Nondestructive maturity testing can help yield important information about concrete strength in critical places while accounting for variances in field conditions, writes Scott Grumski, vice president of platform development at Forney. While it cannot replace traditional testing, it can enhance it.



The construction materials testing (CMT) industry is excited by the possibilities of estimating concrete strength via the non-destructive maturity method. This method provides a number of enhancements to the traditional laboratory compression test method. But the maturity method is not an alternative or replacement. Indeed, maturity testing relies completely on the traditional compression test method.

Maturity testing exploits this known warming phenomenon to estimate the early strength of poured concrete based on its temperature. The temperature is measured with devices embedded in the concrete when it is placed at site. Done properly, the temperature can then be cross-referenced against the laboratory developed strength-maturity relationship for the concrete mix in question.

So, before you can use the temperature of the in-place concrete, you need to know how the temperature correlates with strength—and that is done under laboratory conditions. To do this:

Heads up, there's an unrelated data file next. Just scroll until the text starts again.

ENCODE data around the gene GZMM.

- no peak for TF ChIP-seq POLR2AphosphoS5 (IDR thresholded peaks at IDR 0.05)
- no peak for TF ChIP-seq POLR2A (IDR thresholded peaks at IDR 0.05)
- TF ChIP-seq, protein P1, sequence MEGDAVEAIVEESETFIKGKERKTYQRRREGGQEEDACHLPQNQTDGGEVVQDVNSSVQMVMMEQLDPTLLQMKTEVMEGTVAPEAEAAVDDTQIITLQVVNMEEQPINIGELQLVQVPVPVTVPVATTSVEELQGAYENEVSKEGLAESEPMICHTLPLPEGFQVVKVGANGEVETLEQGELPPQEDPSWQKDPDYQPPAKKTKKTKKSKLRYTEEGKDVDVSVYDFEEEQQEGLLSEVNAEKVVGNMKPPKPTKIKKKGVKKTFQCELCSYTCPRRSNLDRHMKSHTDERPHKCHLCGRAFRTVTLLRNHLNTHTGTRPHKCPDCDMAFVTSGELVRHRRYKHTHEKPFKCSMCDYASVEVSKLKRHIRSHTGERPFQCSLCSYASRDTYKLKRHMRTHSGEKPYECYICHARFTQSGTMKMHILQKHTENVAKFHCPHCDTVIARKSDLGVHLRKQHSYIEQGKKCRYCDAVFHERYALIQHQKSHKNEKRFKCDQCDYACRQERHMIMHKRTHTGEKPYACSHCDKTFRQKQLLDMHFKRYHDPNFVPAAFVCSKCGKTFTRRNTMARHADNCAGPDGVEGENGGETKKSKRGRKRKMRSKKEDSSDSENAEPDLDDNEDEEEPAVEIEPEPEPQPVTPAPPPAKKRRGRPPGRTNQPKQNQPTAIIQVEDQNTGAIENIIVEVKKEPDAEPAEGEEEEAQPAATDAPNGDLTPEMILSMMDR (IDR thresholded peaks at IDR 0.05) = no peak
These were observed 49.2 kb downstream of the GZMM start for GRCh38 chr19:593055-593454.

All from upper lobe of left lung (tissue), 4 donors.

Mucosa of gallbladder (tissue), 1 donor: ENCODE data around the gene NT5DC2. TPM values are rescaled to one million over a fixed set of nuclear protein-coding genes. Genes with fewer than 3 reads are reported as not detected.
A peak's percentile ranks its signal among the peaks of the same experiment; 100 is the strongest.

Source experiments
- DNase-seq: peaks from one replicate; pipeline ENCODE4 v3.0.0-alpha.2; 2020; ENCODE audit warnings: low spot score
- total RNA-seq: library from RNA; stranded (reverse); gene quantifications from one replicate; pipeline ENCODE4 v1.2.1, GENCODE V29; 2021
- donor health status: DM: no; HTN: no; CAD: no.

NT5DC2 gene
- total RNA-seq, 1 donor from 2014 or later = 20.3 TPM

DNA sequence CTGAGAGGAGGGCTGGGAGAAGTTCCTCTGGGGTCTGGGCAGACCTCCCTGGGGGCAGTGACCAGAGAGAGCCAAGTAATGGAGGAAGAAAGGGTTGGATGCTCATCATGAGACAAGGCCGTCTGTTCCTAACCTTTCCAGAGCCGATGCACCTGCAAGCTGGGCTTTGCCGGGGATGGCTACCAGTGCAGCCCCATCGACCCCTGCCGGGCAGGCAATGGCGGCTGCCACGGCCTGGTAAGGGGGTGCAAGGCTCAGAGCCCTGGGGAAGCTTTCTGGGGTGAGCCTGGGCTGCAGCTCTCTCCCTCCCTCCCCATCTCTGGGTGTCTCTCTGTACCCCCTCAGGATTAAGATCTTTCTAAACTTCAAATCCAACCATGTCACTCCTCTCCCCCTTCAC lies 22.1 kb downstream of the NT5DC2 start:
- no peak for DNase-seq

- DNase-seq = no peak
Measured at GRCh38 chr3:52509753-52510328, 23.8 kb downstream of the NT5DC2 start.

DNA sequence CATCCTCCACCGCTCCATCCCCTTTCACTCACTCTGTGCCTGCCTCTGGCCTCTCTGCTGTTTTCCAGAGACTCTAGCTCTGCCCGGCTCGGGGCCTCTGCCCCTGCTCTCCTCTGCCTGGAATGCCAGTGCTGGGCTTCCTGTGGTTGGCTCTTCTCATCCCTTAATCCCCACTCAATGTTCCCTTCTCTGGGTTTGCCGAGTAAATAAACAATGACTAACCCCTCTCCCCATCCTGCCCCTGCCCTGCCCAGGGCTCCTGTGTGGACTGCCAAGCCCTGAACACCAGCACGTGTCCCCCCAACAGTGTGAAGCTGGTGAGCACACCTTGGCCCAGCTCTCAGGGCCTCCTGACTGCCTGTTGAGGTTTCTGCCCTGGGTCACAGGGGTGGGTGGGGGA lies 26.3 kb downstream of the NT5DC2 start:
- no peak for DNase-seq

• Prepare a batch of concrete test cylinders according to traditional strength testing protocol and of the same mix design that will be used in the field;
  • Place temperature sensors in at least two of the concrete cylinders;
  • Compute the Maturity Index by recording temperatures at prescribed time intervals;
  • At prescribed intervals of elapsed time, break the remaining cylinders according to the traditional compression strength test regimen;
  • Record compression strength, corresponding temperatures and elapsed time; and,
  • Calculate and generate the maturity curve by plotting the average compressive strength versus the average Maturity Index to reveal the strength-maturity relationship

You can then embed temperature sensors in newly poured concrete and—armed with the data that reveals the relationship between time, temperature and strength—begin to make informed decisions about your project.